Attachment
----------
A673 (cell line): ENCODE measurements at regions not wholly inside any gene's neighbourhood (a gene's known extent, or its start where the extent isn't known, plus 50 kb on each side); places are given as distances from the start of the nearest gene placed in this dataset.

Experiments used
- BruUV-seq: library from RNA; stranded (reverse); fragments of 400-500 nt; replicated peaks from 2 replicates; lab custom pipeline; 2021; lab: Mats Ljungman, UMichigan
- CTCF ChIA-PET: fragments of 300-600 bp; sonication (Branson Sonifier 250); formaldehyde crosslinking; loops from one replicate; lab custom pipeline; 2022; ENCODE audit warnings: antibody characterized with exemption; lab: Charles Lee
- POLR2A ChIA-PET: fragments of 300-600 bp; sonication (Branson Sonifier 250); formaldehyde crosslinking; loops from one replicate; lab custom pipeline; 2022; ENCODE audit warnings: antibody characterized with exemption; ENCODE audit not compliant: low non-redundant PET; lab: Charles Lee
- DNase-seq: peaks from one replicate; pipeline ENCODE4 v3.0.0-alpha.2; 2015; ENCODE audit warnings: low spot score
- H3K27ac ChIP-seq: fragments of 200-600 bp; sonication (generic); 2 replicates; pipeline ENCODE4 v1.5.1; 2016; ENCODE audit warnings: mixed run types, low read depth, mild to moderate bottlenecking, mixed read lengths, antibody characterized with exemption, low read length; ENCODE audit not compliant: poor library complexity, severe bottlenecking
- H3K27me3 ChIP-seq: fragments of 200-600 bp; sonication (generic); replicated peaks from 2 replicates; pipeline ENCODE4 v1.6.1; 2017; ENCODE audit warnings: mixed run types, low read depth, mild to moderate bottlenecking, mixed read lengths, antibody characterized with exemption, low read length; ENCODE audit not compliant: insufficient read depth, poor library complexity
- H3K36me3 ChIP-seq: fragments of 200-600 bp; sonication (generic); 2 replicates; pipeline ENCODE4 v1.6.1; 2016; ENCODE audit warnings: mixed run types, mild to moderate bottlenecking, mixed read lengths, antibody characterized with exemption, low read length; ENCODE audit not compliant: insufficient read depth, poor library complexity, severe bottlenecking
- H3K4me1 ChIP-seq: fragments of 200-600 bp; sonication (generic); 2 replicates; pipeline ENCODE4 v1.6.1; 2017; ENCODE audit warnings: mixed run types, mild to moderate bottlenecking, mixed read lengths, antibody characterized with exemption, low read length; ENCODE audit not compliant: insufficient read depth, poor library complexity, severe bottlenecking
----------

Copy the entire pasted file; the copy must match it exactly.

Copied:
A673 (cell line): ENCODE measurements at regions not wholly inside any gene's neighbourhood (a gene's known extent, or its start where the extent isn't known, plus 50 kb on each side); places are given as distances from the start of the nearest gene placed in this dataset.

Experiments used
- BruUV-seq: library from RNA; stranded (reverse); fragments of 400-500 nt; replicated peaks from 2 replicates; lab custom pipeline; 2021; lab: Mats Ljungman, UMichigan
- CTCF ChIA-PET: fragments of 300-600 bp; sonication (Branson Sonifier 250); formaldehyde crosslinking; loops from one replicate; lab custom pipeline; 2022; ENCODE audit warnings: antibody characterized with exemption; lab: Charles Lee
- POLR2A ChIA-PET: fragments of 300-600 bp; sonication (Branson Sonifier 250); formaldehyde crosslinking; loops from one replicate; lab custom pipeline; 2022; ENCODE audit warnings: antibody characterized with exemption; ENCODE audit not compliant: low non-redundant PET; lab: Charles Lee
- DNase-seq: peaks from one replicate; pipeline ENCODE4 v3.0.0-alpha.2; 2015; ENCODE audit warnings: low spot score
- H3K27ac ChIP-seq: fragments of 200-600 bp; sonication (generic); 2 replicates; pipeline ENCODE4 v1.5.1; 2016; ENCODE audit warnings: mixed run types, low read depth, mild to moderate bottlenecking, mixed read lengths, antibody characterized with exemption, low read length; ENCODE audit not compliant: poor library complexity, severe bottlenecking
- H3K27me3 ChIP-seq: fragments of 200-600 bp; sonication (generic); replicated peaks from 2 replicates; pipeline ENCODE4 v1.6.1; 2017; ENCODE audit warnings: mixed run types, low read depth, mild to moderate bottlenecking, mixed read lengths, antibody characterized with exemption, low read length; ENCODE audit not compliant: insufficient read depth, poor library complexity
- H3K36me3 ChIP-seq: fragments of 200-600 bp; sonication (generic); 2 replicates; pipeline ENCODE4 v1.6.1; 2016; ENCODE audit warnings: mixed run types, mild to moderate bottlenecking, mixed read lengths, antibody characterized with exemption, low read length; ENCODE audit not compliant: insufficient read depth, poor library complexity, severe bottlenecking
- H3K4me1 ChIP-seq: fragments of 200-600 bp; sonication (generic); 2 replicates; pipeline ENCODE4 v1.6.1; 2017; ENCODE audit warnings: mixed run types, mild to moderate bottlenecking, mixed read lengths, antibody characterized with exemption, low read length; ENCODE audit not compliant: insufficient read depth, poor library complexity, severe bottlenecking